Montreal’s George Parros and Toronto’s Colton Orr kicked off the 2013-14 NHL season by dropping the gloves twice, but the second time, one man ended up in the penalty box and the other in the hospital.
It was opening night in the NHL, and the debate over fighting’s place in the game was already raging.
Philadelphia Flyers goaltender Ray Emery fuelled the fire last week when he skated the length of the ice to fight an unwilling combatant in Braden Holtby during a third-period brawl.
Any time fighting is in the spotlight, the conversation moves toward abolishing it at the sport’s highest level. The discussion could continue for years before it’s gone for good, but some in the hockey world do believe that fighting will eventually become a thing of the past.
“It’s a different world today. Things are changing,” said Hall of Fame defenceman Bobby Orr. “That new fan we’re trying to attract, they don’t want violence. ... (But) that fear of getting beat up is a great deterrent.”
Fighting’s elimination may not be imminent, even after Parros’s concussion and a societal shift away from the acceptance of line brawls like the Flyers and Washington Capitals engaged in last week. But rock ‘em sock ‘em hockey isn’t the norm any more, and it’s becoming increasingly possible to imagine the NHL without fighting.
“Some people would probably like it,” Buffalo Sabres tough guy John Scott said. “It’d be a little more skilled and flowed and probably less hitting and more transition play, probably like games in Europe.”
In European leagues and tournaments regulated by the International Ice Hockey Federation — like the Olympics — fighting is punishable by ejection along with a five-minute major penalty. Going that route in the NHL, and perhaps considering suspensions, would prevent, or at least drastically reduce, ugly incidents related to fisticuffs.
But there’s no guarantee that it would make hockey safer. Many players and hockey officials argue that eliminating fighting will lead to a chippier game.
“The fact of the matter is I think this game is safer with fighting in it,” said Brian Burke, the Calgary Flames’ president of hockey operations. “The amount of fighting in the game has been reduced dramatically, and that’s a good thing. It’s not going to go up, but I think it’s a central part of player safety.”
In recent years the NHL has taken steps to improve player safety, mainly related to head shots. Rule 48 made hits to the head illegal, and suspensions increased to serve as a deterrent.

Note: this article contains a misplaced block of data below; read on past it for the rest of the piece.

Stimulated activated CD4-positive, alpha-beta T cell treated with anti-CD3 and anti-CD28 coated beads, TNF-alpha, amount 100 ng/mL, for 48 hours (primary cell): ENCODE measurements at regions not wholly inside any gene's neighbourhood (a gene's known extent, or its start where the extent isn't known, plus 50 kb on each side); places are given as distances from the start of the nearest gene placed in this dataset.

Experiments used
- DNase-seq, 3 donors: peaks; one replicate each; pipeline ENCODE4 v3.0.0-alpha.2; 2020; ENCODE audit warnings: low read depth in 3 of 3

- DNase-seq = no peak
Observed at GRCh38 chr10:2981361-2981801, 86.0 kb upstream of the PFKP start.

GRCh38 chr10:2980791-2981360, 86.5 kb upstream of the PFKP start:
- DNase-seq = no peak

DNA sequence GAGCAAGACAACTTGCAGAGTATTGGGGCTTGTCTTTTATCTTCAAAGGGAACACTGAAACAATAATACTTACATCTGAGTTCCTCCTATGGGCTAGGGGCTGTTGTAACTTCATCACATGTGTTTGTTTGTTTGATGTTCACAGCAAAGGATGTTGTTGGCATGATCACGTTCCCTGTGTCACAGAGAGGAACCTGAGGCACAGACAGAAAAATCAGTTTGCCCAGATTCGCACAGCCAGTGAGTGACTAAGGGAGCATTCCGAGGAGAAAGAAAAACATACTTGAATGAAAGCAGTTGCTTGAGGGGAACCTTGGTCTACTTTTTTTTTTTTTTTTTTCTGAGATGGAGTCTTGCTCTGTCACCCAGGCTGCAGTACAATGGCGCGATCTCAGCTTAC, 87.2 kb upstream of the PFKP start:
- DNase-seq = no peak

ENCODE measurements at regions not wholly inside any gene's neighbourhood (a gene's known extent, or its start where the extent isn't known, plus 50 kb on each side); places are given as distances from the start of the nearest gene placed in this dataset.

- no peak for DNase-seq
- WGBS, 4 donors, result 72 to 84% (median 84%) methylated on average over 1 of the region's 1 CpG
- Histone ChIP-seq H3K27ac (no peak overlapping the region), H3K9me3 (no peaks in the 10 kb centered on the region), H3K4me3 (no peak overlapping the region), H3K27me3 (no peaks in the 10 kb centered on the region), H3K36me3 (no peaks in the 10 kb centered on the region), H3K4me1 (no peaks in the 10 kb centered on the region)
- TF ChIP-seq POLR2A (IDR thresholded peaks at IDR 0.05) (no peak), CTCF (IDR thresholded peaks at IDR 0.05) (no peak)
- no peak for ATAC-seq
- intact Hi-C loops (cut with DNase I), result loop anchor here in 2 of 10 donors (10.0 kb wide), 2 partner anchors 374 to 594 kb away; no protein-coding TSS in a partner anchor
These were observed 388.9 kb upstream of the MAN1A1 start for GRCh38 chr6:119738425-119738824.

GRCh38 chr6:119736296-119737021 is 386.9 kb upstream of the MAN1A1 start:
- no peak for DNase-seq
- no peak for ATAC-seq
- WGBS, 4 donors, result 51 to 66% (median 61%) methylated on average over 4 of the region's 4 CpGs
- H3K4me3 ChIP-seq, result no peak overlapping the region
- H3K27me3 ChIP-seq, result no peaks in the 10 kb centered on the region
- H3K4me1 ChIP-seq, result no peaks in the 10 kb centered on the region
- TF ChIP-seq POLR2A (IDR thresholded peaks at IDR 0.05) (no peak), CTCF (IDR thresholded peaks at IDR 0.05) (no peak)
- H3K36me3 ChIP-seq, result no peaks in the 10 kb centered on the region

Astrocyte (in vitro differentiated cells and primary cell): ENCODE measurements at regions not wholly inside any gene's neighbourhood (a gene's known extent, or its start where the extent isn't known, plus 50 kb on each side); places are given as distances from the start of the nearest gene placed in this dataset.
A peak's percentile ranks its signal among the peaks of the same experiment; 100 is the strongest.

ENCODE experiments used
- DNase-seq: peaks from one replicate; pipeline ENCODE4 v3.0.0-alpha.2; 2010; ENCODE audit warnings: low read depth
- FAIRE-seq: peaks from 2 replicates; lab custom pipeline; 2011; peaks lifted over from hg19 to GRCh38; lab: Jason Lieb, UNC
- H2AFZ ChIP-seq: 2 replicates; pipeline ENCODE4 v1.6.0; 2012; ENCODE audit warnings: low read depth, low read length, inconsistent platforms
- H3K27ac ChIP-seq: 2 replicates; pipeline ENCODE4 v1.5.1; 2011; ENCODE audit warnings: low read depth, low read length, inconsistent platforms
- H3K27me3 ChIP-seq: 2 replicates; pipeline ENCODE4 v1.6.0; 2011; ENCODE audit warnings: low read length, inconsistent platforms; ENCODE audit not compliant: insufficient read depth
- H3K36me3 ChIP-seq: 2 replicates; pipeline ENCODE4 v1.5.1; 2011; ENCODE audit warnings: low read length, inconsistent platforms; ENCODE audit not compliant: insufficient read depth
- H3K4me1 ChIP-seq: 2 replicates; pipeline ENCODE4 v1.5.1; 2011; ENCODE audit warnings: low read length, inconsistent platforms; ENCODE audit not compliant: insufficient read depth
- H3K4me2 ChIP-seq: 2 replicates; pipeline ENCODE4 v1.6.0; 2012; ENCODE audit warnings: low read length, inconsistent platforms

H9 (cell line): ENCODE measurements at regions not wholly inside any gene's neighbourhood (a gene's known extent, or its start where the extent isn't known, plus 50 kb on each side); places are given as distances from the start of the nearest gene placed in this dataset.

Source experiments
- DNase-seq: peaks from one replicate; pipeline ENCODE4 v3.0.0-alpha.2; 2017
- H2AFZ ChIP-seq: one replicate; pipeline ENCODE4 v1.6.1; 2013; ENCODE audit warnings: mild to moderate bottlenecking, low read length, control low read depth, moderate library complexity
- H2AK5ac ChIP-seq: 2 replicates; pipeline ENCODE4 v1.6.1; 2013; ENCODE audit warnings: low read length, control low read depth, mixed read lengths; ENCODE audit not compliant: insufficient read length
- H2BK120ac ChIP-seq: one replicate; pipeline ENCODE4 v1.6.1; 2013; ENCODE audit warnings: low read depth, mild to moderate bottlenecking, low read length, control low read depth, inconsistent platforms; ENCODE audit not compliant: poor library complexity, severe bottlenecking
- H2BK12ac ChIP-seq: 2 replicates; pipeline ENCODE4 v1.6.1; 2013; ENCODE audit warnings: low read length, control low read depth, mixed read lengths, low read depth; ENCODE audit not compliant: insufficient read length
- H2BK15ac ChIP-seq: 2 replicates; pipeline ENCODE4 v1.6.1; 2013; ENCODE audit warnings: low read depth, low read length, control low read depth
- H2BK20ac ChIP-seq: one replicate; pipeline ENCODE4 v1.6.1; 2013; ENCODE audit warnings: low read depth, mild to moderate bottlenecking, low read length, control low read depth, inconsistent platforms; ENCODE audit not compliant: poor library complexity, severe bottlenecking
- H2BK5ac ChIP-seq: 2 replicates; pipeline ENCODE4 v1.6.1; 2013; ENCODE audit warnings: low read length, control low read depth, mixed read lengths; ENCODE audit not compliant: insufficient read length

Fighting doesn’t carry the same standard. There were no rules in place to suspend Emery beyond a game misconduct and 29 penalty minutes, even if the league doesn’t support a player landing a dozen punches to an opponent’s head.
But the NHL has taken steps to reduce fighting without banning it. The instigator rule was instituted in 1992 to punish players who clearly initiate fights, leaving the bench to join an altercation carries an automatic 10-game suspension and so-called “staged” fights are becoming less popular.
“I was happy when (staged fighting) was gone because that was just a waste of time, that doesn’t change momentum. People have moved past that,” said Bob Kelly, a member of the Flyers’ “Broad Street Bullies” teams of the 1970s. “Two players collide, get up and want to have a fight, there’s nothing wrong with that whatsoever.”
That seems to be the consensus around the league. Current players would have to support rule changes that increase the punishment for fighting, and despite the recent public outcry most are in favour of keeping it. A 2011 NHLPA/CBC poll found that 98 per cent of players were against abolishing fighting.
Sabres captain Steve Ott fears that it would lead to so-called “rat” players taking over the game, while Chris Neil of the Ottawa Senators figures there will be more illegal stick work.
“I think there would be a lot more guys running around, a lot more high-sticks, a lot more hits from behind,” Dallas Stars centre Shawn Horcoff said.
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